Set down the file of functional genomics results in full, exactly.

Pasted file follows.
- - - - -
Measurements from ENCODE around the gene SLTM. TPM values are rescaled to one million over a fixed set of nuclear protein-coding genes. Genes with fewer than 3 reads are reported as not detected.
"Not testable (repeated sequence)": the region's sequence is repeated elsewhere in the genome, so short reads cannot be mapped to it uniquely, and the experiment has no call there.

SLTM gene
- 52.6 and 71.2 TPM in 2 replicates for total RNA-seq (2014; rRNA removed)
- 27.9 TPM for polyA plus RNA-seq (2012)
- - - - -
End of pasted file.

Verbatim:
Measurements from ENCODE around the gene SLTM. TPM values are rescaled to one million over a fixed set of nuclear protein-coding genes. Genes with fewer than 3 reads are reported as not detected.
"Not testable (repeated sequence)": the region's sequence is repeated elsewhere in the genome, so short reads cannot be mapped to it uniquely, and the experiment has no call there.

SLTM gene
- 52.6 and 71.2 TPM in 2 replicates for total RNA-seq (2014; rRNA removed)
- 27.9 TPM for polyA plus RNA-seq (2012)